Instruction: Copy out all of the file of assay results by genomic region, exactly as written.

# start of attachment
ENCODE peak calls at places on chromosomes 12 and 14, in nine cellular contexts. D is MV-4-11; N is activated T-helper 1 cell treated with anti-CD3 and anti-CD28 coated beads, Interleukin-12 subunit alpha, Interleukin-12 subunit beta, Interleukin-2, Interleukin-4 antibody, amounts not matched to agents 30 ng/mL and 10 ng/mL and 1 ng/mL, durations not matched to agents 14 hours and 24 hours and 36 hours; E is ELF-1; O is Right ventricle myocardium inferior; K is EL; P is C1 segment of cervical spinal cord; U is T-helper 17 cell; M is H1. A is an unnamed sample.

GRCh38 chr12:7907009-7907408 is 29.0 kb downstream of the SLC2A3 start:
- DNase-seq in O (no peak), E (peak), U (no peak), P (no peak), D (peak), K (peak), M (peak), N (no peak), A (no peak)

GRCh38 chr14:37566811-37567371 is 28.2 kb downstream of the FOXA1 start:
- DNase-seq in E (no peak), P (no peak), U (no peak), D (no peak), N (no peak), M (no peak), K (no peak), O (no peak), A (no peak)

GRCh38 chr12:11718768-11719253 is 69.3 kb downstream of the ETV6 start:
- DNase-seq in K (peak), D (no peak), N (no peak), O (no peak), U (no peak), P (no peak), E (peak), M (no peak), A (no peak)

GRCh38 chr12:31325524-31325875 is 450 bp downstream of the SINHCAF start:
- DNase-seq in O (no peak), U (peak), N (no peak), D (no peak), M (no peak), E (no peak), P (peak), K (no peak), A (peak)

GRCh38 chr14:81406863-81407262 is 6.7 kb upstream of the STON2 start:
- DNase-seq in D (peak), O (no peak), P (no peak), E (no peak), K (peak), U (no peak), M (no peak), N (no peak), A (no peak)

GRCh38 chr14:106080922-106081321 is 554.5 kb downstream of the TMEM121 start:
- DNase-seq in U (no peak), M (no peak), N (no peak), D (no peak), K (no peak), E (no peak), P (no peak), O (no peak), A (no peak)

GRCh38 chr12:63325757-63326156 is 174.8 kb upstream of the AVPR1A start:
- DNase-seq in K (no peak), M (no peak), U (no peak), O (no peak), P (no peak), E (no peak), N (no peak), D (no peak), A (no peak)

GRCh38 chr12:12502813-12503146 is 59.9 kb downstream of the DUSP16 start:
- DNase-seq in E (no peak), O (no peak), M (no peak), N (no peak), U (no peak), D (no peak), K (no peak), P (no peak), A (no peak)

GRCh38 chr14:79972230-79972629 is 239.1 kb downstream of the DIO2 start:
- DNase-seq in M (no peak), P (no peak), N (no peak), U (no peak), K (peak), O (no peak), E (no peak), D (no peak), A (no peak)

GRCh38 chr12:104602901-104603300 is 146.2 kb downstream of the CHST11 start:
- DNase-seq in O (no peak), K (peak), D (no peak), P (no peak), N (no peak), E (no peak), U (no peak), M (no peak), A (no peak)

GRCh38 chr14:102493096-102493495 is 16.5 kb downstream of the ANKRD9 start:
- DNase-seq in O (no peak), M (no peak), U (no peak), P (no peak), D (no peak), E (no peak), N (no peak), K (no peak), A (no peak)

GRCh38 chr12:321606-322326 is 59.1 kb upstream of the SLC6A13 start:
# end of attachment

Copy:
ENCODE peak calls at places on chromosomes 12 and 14, in nine cellular contexts. D is MV-4-11; N is activated T-helper 1 cell treated with anti-CD3 and anti-CD28 coated beads, Interleukin-12 subunit alpha, Interleukin-12 subunit beta, Interleukin-2, Interleukin-4 antibody, amounts not matched to agents 30 ng/mL and 10 ng/mL and 1 ng/mL, durations not matched to agents 14 hours and 24 hours and 36 hours; E is ELF-1; O is Right ventricle myocardium inferior; K is EL; P is C1 segment of cervical spinal cord; U is T-helper 17 cell; M is H1. A is an unnamed sample.

GRCh38 chr12:7907009-7907408 is 29.0 kb downstream of the SLC2A3 start:
- DNase-seq in O (no peak), E (peak), U (no peak), P (no peak), D (peak), K (peak), M (peak), N (no peak), A (no peak)

GRCh38 chr14:37566811-37567371 is 28.2 kb downstream of the FOXA1 start:
- DNase-seq in E (no peak), P (no peak), U (no peak), D (no peak), N (no peak), M (no peak), K (no peak), O (no peak), A (no peak)

GRCh38 chr12:11718768-11719253 is 69.3 kb downstream of the ETV6 start:
- DNase-seq in K (peak), D (no peak), N (no peak), O (no peak), U (no peak), P (no peak), E (peak), M (no peak), A (no peak)

GRCh38 chr12:31325524-31325875 is 450 bp downstream of the SINHCAF start:
- DNase-seq in O (no peak), U (peak), N (no peak), D (no peak), M (no peak), E (no peak), P (peak), K (no peak), A (peak)

GRCh38 chr14:81406863-81407262 is 6.7 kb upstream of the STON2 start:
- DNase-seq in D (peak), O (no peak), P (no peak), E (no peak), K (peak), U (no peak), M (no peak), N (no peak), A (no peak)

GRCh38 chr14:106080922-106081321 is 554.5 kb downstream of the TMEM121 start:
- DNase-seq in U (no peak), M (no peak), N (no peak), D (no peak), K (no peak), E (no peak), P (no peak), O (no peak), A (no peak)

GRCh38 chr12:63325757-63326156 is 174.8 kb upstream of the AVPR1A start:
- DNase-seq in K (no peak), M (no peak), U (no peak), O (no peak), P (no peak), E (no peak), N (no peak), D (no peak), A (no peak)

GRCh38 chr12:12502813-12503146 is 59.9 kb downstream of the DUSP16 start:
- DNase-seq in E (no peak), O (no peak), M (no peak), N (no peak), U (no peak), D (no peak), K (no peak), P (no peak), A (no peak)

GRCh38 chr14:79972230-79972629 is 239.1 kb downstream of the DIO2 start:
- DNase-seq in M (no peak), P (no peak), N (no peak), U (no peak), K (peak), O (no peak), E (no peak), D (no peak), A (no peak)

GRCh38 chr12:104602901-104603300 is 146.2 kb downstream of the CHST11 start:
- DNase-seq in O (no peak), K (peak), D (no peak), P (no peak), N (no peak), E (no peak), U (no peak), M (no peak), A (no peak)

GRCh38 chr14:102493096-102493495 is 16.5 kb downstream of the ANKRD9 start:
- DNase-seq in O (no peak), M (no peak), U (no peak), P (no peak), D (no peak), E (no peak), N (no peak), K (no peak), A (no peak)

GRCh38 chr12:321606-322326 is 59.1 kb upstream of the SLC6A13 start: